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With One Simple Pitch, Sam Raimi Landed Tobey Maguire's Spider-Man

Despite being far from the studio's first choice, Sam Raimi reveals the pitch that landed him the job directing Tobey Maguire's Spider-Man film.

While it's difficult to envision this seminal picture without Raimi at the helm, he wasn't the studio's first option. Many directors were interviewed for the job, including David Fincher, Chris Columbus, and Tim Burton, the director of Batman. Even James Cameron had prepared a script for a Spider-Man picture at one time during the film's production, but it never saw the light of day. Of course, after considerable deliberation, Raimi was chosen as Spider-Man's, director and the rest is history.

Raimi and former Columbia Pictures Chair Amy Pascal disclose the Spider-Man proposal that landed him the job in a recent story published by Variety to commemorate Spider-20th Man's anniversary. Raimi adds he thought the material needed to be handled by someone who could identify to Peter Parker, who "wasn't this idealized child" who was ridiculed in school and came from a shattered home. Raimi offered a tale that was "a soap opera about a kid who loves a girl" when he walked in for his meeting, according to Pascal, and this was the aspect of Spider-Man that he wanted to focus on. Raimi was offered the position when she agreed that this was the precise film the studio wanted to shoot. See their full quotes below:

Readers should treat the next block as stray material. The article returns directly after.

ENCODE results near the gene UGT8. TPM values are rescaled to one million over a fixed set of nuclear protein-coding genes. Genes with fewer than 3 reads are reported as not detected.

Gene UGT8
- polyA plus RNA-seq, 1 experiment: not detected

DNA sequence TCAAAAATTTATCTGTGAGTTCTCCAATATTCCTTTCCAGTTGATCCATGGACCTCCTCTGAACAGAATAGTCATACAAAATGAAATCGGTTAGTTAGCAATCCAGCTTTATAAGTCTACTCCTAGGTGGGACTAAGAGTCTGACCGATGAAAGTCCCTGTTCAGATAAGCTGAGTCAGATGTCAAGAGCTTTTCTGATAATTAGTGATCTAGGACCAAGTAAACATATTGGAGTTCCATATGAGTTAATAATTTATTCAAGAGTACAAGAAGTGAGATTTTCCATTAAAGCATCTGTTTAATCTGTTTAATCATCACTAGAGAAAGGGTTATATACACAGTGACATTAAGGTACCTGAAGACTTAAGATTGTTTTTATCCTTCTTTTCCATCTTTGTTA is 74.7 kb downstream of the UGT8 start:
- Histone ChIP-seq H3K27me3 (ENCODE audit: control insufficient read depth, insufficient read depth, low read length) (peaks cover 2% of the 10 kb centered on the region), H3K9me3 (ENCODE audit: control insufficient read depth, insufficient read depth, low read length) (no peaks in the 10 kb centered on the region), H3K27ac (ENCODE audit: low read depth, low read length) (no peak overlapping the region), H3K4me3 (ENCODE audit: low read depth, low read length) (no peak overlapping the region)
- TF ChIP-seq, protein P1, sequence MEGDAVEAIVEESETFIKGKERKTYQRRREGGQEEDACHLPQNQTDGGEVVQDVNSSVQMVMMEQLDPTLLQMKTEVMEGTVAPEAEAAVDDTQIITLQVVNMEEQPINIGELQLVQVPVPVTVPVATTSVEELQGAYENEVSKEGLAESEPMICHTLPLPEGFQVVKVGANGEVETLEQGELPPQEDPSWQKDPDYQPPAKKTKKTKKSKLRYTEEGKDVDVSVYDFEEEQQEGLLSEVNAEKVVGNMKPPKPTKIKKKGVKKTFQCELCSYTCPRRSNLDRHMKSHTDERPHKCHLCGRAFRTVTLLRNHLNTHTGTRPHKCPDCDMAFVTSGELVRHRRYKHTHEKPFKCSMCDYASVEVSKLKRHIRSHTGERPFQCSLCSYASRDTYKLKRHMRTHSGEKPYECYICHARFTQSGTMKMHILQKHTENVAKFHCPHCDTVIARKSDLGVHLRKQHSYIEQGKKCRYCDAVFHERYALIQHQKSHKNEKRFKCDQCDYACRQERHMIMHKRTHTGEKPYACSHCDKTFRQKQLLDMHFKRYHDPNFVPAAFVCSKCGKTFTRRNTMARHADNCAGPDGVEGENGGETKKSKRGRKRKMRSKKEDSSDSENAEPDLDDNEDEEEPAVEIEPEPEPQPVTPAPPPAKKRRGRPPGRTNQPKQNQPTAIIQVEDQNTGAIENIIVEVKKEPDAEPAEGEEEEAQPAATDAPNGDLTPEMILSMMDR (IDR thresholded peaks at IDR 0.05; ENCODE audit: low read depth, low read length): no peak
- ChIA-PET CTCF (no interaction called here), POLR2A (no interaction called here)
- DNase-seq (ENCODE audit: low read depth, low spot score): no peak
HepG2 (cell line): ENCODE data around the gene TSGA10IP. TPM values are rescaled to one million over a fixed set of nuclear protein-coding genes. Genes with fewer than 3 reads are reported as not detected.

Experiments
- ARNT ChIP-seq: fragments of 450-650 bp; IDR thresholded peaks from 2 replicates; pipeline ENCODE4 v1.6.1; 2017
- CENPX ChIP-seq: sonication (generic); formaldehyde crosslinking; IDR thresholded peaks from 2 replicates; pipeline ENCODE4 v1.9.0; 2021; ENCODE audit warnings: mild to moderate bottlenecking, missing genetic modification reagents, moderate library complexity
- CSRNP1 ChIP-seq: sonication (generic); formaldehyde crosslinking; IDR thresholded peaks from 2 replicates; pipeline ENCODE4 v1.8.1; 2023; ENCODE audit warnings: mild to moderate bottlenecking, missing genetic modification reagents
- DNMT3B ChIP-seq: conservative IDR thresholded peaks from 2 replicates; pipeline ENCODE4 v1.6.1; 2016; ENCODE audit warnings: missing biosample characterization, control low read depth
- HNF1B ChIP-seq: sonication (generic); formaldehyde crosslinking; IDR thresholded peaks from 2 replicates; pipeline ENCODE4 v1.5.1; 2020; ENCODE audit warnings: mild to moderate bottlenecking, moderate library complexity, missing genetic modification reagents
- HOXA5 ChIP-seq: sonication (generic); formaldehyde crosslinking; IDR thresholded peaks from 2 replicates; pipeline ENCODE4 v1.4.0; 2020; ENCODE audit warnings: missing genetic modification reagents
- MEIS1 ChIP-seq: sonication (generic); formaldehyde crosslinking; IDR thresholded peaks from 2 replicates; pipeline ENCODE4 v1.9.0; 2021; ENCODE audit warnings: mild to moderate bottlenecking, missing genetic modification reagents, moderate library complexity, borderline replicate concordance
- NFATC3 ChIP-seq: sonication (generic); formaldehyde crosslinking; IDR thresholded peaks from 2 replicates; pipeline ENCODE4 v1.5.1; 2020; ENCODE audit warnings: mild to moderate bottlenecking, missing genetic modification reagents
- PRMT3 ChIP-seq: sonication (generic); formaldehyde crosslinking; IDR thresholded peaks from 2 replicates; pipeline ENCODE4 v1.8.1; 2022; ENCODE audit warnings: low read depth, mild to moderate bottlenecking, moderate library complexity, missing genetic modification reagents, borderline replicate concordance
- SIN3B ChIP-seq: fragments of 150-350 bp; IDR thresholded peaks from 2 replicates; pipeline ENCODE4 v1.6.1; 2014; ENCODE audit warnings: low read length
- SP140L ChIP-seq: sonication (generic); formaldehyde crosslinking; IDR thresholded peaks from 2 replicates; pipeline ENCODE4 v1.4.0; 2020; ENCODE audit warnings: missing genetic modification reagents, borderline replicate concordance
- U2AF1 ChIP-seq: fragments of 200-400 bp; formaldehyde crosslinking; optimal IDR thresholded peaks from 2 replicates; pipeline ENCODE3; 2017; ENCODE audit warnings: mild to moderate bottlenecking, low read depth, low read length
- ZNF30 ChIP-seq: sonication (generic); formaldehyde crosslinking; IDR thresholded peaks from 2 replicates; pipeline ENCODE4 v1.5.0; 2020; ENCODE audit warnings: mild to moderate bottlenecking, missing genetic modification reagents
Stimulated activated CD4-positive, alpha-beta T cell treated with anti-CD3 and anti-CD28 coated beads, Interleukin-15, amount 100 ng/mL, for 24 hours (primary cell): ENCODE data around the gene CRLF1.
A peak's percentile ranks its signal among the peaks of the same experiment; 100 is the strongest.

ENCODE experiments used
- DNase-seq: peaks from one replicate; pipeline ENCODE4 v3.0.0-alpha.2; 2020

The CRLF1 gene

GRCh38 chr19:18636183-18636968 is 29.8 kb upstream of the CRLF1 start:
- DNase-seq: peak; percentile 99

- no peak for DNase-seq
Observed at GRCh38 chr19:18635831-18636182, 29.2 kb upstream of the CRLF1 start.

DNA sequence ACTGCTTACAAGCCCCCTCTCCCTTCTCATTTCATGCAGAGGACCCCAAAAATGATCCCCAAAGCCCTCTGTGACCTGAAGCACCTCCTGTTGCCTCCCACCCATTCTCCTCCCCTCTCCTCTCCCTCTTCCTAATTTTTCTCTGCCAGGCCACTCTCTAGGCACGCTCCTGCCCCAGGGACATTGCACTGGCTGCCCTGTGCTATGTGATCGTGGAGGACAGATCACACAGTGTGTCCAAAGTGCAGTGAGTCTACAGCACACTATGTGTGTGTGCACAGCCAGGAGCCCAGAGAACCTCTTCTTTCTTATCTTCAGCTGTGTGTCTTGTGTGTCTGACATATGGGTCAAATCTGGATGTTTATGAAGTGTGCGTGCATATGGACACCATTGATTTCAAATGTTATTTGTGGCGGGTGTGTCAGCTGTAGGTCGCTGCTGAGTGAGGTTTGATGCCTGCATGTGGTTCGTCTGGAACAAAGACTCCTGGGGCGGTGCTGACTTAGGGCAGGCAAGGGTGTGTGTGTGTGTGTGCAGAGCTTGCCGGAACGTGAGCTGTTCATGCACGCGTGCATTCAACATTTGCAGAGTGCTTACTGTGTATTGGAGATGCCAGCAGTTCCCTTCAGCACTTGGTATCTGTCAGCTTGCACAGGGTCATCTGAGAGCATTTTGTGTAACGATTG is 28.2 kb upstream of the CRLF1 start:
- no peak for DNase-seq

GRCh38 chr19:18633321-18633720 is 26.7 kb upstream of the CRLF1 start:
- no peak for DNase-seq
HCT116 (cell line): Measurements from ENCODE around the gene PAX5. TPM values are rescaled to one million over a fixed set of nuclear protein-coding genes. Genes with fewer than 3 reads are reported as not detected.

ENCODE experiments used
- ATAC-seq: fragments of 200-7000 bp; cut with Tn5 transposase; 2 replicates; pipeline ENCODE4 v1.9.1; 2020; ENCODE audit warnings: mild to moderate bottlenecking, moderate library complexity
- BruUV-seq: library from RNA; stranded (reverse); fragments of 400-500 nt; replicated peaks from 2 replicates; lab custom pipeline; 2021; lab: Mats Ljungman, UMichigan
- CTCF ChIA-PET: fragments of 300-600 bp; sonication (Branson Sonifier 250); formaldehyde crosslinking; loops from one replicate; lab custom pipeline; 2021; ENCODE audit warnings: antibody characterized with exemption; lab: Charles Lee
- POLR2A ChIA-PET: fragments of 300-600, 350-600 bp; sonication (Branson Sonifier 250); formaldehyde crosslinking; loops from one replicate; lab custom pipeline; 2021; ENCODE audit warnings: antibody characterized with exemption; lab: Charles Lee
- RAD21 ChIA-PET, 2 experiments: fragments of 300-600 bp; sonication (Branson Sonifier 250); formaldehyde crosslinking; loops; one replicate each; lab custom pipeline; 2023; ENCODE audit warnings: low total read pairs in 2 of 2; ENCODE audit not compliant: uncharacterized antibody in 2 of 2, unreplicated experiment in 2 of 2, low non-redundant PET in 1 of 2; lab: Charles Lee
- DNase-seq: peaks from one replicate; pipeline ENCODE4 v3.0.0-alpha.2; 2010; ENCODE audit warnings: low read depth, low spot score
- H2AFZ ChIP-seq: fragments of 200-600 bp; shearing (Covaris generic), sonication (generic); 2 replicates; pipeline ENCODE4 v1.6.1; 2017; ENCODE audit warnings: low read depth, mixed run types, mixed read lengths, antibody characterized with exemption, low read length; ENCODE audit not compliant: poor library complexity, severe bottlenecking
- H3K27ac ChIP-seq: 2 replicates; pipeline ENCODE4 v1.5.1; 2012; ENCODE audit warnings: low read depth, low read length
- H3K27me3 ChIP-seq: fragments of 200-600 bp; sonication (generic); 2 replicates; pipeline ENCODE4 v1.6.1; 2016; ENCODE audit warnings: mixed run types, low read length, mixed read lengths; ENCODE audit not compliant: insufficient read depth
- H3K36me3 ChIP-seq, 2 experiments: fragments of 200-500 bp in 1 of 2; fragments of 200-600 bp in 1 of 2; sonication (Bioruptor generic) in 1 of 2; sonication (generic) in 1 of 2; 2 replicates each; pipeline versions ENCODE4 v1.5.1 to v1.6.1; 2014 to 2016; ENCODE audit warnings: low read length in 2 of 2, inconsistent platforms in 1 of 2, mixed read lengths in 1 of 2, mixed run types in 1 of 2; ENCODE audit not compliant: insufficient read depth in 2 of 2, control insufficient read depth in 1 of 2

Sam Raimi: Peter Parker wasn’t some idealized kid. He came from a broken home and he wasn’t the best-looking. So you could really identify with him. They probably did recognize that we need to have someone tell the story that can also relate to this kid. And I certainly could.

Amy Pascal: He came in and said it’s a soap opera about a boy who loves a girl, and that’s what I want to focus on. John Calley and I just looked at each other and said, “Well, that’s the movie we want to make too."

He definitely delivered on his promise: the bond between Peter Parker and Mary Jane Watson (Dunst) is central to Raimi's Spider-Man trilogy. Every narrative featuring a supervillain that Spider-Man must encounter is viewed through the eyes of a person attempting to live a normal life and be the partner he wants to be with the girl he loves while also saving the world. Raimi's Spider-Man trilogy is first and foremost a character study, which may explain why it has been so well received by fans.

This is a tendency that has persisted in the finest superhero films of the previous two decades, and one that Raimi's next superhero feature, Doctor Strange in the Multiverse of Madness, will hopefully continue. No matter how action-packed a picture gets, the filmmaker understands the significance of focusing on character, and it appears that with this new feature, he is preparing to take fans on yet another unique experience. Fans may always watch Raimi's superhero soap opera Spider-Man till Doctor Strange 2 is out.

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